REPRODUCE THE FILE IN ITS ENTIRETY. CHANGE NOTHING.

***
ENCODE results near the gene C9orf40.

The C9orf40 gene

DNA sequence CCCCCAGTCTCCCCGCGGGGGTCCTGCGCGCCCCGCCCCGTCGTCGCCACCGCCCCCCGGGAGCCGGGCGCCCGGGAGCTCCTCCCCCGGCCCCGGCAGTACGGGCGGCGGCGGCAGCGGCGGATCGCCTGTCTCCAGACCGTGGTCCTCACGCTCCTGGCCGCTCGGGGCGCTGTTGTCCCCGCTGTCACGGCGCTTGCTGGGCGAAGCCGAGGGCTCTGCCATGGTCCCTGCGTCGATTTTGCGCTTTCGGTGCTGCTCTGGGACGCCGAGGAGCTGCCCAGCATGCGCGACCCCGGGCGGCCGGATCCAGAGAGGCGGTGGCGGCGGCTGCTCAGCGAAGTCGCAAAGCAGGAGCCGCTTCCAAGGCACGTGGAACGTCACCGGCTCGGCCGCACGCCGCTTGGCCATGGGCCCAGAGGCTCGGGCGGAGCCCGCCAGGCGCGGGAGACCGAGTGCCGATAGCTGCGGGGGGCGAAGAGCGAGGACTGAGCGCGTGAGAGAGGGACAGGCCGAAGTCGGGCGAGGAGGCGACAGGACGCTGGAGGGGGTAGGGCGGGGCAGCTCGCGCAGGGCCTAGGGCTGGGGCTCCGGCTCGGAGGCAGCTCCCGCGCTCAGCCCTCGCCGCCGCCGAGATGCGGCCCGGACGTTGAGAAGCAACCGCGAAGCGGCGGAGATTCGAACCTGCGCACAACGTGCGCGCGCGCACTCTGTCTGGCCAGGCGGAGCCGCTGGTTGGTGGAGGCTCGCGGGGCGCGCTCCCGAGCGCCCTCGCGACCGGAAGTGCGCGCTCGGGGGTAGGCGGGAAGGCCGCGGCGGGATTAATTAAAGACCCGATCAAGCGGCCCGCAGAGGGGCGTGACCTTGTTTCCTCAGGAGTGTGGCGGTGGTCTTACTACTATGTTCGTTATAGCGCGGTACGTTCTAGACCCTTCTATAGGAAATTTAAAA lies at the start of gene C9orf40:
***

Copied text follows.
ENCODE results near the gene C9orf40.

The C9orf40 gene

DNA sequence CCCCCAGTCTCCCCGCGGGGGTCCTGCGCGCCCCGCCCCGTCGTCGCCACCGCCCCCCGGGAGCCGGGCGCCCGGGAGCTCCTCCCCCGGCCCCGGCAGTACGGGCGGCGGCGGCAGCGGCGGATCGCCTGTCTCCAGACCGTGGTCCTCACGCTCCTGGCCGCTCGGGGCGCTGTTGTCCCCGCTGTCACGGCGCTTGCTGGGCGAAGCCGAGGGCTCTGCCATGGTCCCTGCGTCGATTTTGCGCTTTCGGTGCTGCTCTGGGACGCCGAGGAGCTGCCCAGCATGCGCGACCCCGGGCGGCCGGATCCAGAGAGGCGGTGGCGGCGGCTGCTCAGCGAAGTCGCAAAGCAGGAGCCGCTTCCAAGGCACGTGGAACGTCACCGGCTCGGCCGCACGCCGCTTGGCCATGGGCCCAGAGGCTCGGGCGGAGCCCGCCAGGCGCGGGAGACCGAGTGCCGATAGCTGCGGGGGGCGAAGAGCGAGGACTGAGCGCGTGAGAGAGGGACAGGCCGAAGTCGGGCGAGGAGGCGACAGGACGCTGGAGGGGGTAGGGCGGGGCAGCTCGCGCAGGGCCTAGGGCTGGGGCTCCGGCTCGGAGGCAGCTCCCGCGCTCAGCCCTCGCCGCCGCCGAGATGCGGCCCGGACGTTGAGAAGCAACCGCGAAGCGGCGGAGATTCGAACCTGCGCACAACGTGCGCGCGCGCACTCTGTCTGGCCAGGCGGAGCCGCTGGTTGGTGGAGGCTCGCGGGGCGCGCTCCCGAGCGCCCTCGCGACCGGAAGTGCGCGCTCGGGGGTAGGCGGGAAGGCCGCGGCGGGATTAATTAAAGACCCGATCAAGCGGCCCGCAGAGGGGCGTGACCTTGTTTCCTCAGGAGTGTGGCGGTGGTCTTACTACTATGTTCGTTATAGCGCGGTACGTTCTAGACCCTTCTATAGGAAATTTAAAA lies at the start of gene C9orf40: